Cardiac structure and function in renovascular hypertension produced by unilateral and bilateral renal artery stenosis Academic Article Article uri icon


MeSH Major

  • Cardiomegaly
  • Hypertension


  • To evaluate cardiovascular status in human renovascular hypertension, quantitative echocardiographic findings were compared in 42 patients with arteriographically documented renovascular hypertension and 46 age- and sex-matched patients with essential hypertension. Left ventricular (LV) fractional shortening, a measure of systolic performance at rest, was subnormal (less than 26%) in 8 of 42 renovascular hypertensive patients (19%), 0 of 42 essential hypertensive patients (p less than 0.005) and 1 of 79 normal subjects (1%) (p less than 0.005). Fractional shortening was equally reduced in patients with arteriosclerotic and nonarteriosclerotic causes of renal artery stenosis (32 +/- 9% vs 32 +/- 6%, both p less than 0.025 compared with 36 +/- 5% in patients with essential hypertension). The depressed function in renovascular hypertension appeared to be a result of greater LV dilation (p less than 0.02) and septal but not LV free wall hypertrophy (p less than 0.01) that failed to offset the pressure load, allowing end-systolic stress, a measure of myocardial afterload, to increase to abnormal levels (101 +/- 47 X 10(3) dynes/cm2, p less than 0.001 vs 68 +/- 19 in essential hypertension). These data indicate that human renovascular hypertension is associated with more adverse cardiac involvement than essential hypertension of similar severity. In addition, the 14 patients with bilateral renovascular stenosis had a higher cardiac index (3.9 +/- 1.1 liters/min/m2) than the 28 with unilateral stenosis (3.2 +/- 1.1 liters/min/m2, p less than 0.05). This result supports the proposition that bilateral renovascular disease is analogous to 1-clip 1-kidney experimental renovascular hypertension, while unilateral renovascular disease resembles the 1-clip 2-kidney model.(ABSTRACT TRUNCATED AT 250 WORDS)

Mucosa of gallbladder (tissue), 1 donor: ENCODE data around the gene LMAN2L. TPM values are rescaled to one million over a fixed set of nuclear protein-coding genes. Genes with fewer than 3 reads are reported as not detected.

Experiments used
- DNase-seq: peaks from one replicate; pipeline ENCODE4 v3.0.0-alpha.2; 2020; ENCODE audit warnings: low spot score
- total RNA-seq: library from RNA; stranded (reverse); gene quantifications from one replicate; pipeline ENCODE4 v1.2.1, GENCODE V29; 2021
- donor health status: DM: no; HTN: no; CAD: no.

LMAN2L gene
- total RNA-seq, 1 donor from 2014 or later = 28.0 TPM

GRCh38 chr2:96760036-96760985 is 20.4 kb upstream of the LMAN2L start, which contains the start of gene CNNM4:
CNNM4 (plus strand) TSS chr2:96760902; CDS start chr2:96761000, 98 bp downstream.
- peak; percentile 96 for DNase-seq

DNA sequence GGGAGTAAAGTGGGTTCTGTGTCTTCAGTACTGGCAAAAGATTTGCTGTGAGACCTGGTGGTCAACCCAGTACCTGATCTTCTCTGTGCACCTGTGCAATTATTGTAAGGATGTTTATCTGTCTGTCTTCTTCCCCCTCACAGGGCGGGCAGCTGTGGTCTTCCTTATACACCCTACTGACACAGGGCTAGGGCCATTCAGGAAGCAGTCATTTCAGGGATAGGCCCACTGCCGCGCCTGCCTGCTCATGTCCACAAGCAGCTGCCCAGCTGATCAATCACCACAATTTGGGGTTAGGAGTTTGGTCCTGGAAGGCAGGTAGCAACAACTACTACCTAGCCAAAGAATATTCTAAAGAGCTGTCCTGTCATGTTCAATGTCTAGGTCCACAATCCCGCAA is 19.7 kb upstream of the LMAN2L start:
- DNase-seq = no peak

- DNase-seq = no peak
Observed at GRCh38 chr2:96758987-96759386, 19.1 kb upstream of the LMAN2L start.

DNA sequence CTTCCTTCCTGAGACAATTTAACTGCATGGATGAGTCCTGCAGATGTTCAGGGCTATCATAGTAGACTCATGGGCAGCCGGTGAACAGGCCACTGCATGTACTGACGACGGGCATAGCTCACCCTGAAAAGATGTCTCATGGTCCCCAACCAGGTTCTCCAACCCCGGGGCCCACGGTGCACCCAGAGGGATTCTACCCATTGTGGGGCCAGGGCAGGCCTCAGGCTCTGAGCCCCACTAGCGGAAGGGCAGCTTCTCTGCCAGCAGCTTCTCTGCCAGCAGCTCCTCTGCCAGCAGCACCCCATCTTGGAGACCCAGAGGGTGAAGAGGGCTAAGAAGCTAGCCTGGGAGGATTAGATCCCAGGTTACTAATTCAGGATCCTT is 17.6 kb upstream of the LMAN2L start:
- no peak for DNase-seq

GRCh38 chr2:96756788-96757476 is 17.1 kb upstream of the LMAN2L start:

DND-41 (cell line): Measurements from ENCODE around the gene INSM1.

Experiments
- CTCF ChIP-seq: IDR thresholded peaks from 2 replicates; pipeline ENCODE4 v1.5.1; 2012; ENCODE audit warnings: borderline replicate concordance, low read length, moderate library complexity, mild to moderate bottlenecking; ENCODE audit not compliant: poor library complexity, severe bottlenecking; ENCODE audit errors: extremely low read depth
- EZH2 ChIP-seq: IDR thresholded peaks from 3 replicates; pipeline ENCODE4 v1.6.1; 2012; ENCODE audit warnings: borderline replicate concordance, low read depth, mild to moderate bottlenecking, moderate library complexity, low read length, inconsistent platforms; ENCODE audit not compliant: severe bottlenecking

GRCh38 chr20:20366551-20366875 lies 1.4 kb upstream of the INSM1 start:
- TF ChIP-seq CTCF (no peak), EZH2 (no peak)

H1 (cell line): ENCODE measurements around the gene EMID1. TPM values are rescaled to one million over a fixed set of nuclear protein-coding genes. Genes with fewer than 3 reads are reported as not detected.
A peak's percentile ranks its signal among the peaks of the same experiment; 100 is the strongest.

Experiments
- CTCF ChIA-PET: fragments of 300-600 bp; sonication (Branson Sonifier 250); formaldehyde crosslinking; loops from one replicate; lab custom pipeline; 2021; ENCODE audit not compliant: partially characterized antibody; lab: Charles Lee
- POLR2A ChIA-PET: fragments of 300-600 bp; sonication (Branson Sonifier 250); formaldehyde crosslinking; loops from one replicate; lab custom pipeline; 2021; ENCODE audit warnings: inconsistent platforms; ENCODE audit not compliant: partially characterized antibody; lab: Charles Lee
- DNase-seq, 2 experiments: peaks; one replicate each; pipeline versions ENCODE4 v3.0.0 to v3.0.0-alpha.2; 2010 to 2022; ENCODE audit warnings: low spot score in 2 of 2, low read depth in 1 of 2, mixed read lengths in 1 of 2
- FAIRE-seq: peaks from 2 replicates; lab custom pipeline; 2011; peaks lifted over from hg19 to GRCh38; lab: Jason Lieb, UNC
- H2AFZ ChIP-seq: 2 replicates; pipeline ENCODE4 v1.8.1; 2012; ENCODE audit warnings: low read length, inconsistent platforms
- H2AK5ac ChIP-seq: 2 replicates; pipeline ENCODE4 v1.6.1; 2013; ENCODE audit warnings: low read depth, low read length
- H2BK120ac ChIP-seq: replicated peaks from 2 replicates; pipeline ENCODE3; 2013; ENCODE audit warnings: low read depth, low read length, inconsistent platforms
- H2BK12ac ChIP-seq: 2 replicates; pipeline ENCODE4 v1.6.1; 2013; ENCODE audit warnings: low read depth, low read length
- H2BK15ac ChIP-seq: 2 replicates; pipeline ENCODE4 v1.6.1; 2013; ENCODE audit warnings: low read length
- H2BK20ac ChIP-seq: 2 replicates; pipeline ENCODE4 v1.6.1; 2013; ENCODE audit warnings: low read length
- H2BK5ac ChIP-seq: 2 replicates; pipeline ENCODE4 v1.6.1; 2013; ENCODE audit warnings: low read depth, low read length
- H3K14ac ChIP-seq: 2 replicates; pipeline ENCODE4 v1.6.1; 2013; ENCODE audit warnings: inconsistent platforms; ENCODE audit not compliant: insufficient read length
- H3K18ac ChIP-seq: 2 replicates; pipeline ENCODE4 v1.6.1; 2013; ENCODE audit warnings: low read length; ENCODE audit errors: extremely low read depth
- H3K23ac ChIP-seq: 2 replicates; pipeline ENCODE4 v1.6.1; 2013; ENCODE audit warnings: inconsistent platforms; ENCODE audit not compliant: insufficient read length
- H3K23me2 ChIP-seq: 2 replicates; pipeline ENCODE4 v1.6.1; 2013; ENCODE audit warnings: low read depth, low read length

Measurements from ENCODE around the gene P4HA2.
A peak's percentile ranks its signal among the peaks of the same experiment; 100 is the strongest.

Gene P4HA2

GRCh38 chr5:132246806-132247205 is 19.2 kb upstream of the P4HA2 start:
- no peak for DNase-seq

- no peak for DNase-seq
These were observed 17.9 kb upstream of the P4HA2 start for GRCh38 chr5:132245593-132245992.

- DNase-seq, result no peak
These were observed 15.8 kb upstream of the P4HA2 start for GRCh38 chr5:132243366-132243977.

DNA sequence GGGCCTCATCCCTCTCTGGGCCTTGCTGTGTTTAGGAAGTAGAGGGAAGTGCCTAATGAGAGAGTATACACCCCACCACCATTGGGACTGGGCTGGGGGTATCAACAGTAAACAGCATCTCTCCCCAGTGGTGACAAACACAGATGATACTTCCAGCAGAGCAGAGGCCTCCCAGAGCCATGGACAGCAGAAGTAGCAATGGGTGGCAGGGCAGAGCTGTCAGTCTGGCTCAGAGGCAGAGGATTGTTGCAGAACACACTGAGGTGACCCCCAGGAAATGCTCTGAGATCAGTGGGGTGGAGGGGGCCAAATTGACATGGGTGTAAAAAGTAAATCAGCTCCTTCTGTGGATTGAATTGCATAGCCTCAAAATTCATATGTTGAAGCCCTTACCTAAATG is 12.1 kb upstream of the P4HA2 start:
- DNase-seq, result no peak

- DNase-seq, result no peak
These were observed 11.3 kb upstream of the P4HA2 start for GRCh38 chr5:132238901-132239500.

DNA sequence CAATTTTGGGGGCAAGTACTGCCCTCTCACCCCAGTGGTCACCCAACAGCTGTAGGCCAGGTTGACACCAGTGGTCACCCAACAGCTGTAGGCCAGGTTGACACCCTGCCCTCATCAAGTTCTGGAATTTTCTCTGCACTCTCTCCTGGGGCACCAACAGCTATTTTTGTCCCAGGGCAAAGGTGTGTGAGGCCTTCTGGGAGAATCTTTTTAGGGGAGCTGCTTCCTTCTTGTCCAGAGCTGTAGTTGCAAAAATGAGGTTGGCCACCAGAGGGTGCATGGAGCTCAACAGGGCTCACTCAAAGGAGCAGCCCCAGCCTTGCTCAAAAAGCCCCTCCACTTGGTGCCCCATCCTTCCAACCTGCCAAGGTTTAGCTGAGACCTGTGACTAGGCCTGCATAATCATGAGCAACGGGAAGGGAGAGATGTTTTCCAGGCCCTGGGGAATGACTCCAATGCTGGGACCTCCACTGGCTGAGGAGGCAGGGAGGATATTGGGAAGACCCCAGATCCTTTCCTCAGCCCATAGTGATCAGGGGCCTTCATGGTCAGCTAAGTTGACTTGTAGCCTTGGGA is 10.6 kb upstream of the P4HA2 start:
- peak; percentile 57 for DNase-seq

publication date

  • September 15, 1986



  • Academic Article


Digital Object Identifier (DOI)

  • 10.1016/0002-9149(86)90279-1

PubMed ID

  • 2944368

Additional Document Info

start page

  • 575

end page

  • 82


  • 58


  • 7